Next to rising temperatures and dwindling oxygen concentrations, acidification is one of the major threats to marine life due to the changing global climate. Carbon dioxide concentrations in the atmosphere are rising and the ocean therefore takes up increasing amounts of CO2 from the atmosphere, as well. The reaction of carbon dioxide with the water forms carbonic acid, the pH is lowered—the ocean becomes more acidic.
To what extent and how ocean acidification affects the marine ecosystem as a whole is incredibly hard to predict, but evidence is accumulating that some species are affected adversely. One such species is the Atlantic cod. A new scientific study, just published in Global Change Biology by scientists from the GEOMAR Helmholtz Centre for Ocean Research Kiel with colleagues from France and Norway, concurs with previously published studies showing that high carbon dioxide concentrations damage this species, particularly affecting eggs and larvae.
A previous study by these scientists demonstrated that due to ocean acidification, fewer cod larvae survive, which means fewer individuals mature and reproduce. Dr. Martina Stiasny from GEOMAR, first author of this study, says, "So far, we liked to believe that at least the larvae that survived would be able to deal with these conditions and could have allowed the species to adapt across generations." The results of the new study defeat this hope.
The researchers found that even the surviving larvae have significant organ damage and developmental delays. "The development of the gills is especially worrying. Compared to the body size, they are underdeveloped," explains Dr. Catriona Clemmesen, corresponding author of the study and leader of the larval ecology group at GEOMAR. Gills, like the lungs in humans, are an extremely important organ, which not only regulates the oxygen uptake, but in fish is also responsible for adjusting the internal pH. Underdeveloped gills are therefore likely to affect the individuals negatively throughout their development and following life stages.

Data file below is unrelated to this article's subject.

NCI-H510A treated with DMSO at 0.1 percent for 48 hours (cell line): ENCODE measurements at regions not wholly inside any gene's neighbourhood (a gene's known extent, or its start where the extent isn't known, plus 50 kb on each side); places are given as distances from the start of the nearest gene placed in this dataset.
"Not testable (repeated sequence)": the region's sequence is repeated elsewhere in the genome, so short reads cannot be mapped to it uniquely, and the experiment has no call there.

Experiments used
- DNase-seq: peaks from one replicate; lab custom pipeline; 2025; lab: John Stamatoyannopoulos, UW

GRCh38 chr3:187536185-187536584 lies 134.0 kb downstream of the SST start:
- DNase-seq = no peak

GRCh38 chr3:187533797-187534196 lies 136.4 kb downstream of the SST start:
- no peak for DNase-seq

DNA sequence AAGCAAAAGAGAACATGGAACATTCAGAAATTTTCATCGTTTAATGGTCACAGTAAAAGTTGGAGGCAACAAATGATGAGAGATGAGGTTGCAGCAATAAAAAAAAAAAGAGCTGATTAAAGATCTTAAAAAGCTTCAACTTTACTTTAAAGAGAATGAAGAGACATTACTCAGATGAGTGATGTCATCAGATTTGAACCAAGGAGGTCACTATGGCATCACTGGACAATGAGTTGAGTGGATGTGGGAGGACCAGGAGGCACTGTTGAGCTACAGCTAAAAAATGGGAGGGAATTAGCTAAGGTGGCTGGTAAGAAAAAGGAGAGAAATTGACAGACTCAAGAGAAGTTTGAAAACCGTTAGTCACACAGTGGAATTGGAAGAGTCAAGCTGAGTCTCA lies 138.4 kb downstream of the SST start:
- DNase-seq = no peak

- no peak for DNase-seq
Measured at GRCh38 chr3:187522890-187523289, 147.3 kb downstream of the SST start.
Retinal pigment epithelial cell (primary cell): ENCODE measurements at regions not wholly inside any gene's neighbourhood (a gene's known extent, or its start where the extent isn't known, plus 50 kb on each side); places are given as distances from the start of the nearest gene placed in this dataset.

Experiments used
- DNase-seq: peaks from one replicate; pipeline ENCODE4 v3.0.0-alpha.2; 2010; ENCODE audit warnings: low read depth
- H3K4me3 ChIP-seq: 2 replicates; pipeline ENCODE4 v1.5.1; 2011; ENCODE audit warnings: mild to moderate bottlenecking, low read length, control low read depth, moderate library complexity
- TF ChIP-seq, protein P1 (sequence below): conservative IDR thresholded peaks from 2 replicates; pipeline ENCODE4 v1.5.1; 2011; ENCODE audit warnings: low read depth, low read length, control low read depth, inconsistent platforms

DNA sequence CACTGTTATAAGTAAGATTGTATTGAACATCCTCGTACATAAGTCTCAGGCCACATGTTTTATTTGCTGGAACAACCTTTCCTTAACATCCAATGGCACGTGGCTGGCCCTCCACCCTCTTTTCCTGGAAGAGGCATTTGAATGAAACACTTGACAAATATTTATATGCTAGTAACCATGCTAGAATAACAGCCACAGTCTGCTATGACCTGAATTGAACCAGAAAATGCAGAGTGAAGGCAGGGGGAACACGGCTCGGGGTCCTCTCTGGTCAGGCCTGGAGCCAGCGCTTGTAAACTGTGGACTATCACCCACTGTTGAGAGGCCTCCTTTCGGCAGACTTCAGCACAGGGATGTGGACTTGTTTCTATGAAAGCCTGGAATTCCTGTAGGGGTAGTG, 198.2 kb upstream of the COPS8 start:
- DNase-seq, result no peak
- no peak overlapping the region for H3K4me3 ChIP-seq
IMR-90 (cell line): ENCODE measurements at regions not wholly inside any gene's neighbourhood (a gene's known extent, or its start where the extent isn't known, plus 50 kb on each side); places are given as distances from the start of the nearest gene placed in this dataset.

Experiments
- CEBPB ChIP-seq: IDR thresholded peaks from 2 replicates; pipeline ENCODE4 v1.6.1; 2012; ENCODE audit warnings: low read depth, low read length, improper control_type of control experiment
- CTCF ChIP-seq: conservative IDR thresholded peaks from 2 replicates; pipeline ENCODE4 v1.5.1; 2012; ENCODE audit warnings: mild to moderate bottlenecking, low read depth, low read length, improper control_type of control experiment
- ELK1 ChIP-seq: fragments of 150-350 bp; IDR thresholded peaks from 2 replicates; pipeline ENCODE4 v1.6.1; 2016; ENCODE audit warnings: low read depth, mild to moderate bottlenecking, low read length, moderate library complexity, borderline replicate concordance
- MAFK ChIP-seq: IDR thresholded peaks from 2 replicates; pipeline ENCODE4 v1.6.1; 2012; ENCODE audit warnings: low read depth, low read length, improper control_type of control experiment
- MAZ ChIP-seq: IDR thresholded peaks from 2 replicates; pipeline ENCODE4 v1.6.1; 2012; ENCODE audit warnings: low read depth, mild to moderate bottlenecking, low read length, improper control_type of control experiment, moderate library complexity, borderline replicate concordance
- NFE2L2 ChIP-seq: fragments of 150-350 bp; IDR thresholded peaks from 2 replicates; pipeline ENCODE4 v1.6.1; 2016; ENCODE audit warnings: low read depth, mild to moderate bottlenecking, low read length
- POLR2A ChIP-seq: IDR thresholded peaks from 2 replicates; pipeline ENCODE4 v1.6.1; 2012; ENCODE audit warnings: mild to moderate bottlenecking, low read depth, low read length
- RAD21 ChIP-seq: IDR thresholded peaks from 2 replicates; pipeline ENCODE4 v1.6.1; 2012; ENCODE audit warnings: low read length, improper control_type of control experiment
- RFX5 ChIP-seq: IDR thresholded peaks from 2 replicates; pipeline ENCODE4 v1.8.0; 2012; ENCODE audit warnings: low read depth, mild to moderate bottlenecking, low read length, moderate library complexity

Another paper, published last year in Scientific Reports, showed that the acclimation of the parental generation to high carbon dioxide concentrations only yields a benefit to the offspring if prey concentrations are very high. "These ideal situations are very unlikely to be encountered by the larvae in nature," says Dr. Clemmesen. In more realistic food conditions, exposing the parental generation to acidification led to an even worse health status of the larvae.
"Our results are of particular importance, since the Atlantic cod is one of the most important commercial fish species worldwide. It therefore not only supports a large fishing industry but is furthermore an important source of protein for many people," says Dr. Stiasny. "Dwindling populations would have far-reaching consequences, not only for the environment and marine ecosystems, but also for the fishermen, the industry and human nutrition."
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More information: Martina H. Stiasny et al, Divergent responses of Atlantic cod to ocean acidification and food limitation, Global Change Biology (2018). DOI: 10.1111/gcb.14554
M. H. Stiasny et al. Effects of parental acclimation and energy limitation in response to high CO2 exposure in Atlantic cod, Scientific Reports (2018). DOI: 10.1038/s41598-018-26711-y